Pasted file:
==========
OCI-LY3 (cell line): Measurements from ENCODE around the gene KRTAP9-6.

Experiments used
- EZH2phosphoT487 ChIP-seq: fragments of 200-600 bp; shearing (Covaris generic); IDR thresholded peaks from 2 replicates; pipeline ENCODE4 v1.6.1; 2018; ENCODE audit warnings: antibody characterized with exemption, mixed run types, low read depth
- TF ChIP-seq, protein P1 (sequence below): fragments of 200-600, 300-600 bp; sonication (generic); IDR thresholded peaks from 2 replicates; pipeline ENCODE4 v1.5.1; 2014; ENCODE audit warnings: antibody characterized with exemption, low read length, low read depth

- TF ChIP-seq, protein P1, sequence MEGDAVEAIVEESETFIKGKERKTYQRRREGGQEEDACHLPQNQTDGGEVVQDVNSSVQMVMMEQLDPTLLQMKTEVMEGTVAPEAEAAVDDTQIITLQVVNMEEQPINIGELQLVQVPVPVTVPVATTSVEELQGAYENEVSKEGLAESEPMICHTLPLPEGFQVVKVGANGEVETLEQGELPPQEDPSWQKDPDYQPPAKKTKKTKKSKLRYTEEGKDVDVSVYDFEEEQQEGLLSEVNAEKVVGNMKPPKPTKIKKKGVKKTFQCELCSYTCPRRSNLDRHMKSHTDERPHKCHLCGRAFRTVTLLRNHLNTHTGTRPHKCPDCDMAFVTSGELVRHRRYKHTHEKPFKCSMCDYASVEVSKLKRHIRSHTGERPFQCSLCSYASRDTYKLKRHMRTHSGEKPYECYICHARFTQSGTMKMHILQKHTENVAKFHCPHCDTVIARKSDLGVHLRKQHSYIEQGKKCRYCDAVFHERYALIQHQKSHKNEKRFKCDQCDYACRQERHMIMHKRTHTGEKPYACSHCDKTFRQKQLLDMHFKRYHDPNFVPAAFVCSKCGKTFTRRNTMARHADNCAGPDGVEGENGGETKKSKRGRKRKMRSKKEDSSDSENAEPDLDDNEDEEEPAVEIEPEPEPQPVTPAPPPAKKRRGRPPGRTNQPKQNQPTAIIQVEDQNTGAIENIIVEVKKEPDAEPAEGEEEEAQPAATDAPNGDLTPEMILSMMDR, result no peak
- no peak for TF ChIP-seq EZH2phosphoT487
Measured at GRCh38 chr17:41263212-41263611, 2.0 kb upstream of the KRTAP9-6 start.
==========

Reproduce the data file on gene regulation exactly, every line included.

OCI-LY3 (cell line): Measurements from ENCODE around the gene KRTAP9-6.

Experiments used
- EZH2phosphoT487 ChIP-seq: fragments of 200-600 bp; shearing (Covaris generic); IDR thresholded peaks from 2 replicates; pipeline ENCODE4 v1.6.1; 2018; ENCODE audit warnings: antibody characterized with exemption, mixed run types, low read depth
- TF ChIP-seq, protein P1 (sequence below): fragments of 200-600, 300-600 bp; sonication (generic); IDR thresholded peaks from 2 replicates; pipeline ENCODE4 v1.5.1; 2014; ENCODE audit warnings: antibody characterized with exemption, low read length, low read depth

- TF ChIP-seq, protein P1, sequence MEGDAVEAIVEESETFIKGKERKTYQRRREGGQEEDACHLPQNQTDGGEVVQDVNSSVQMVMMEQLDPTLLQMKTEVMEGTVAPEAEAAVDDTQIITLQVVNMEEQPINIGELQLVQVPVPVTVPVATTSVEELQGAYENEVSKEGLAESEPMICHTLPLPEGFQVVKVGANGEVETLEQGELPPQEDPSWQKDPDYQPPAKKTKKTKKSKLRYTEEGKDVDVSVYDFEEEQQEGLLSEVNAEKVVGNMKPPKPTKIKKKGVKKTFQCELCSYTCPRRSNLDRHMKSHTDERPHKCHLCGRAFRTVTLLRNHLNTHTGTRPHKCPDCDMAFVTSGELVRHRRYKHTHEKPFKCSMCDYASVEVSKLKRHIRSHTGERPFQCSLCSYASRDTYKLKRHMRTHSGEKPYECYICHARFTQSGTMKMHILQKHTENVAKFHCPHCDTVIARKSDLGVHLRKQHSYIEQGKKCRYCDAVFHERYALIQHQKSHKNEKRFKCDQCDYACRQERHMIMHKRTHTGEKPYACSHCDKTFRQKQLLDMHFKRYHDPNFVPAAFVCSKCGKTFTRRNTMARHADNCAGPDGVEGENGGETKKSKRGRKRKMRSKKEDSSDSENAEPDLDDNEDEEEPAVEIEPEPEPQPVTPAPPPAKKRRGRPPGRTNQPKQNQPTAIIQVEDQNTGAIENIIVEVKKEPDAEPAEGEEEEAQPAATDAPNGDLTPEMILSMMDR, result no peak
- no peak for TF ChIP-seq EZH2phosphoT487
Measured at GRCh38 chr17:41263212-41263611, 2.0 kb upstream of the KRTAP9-6 start.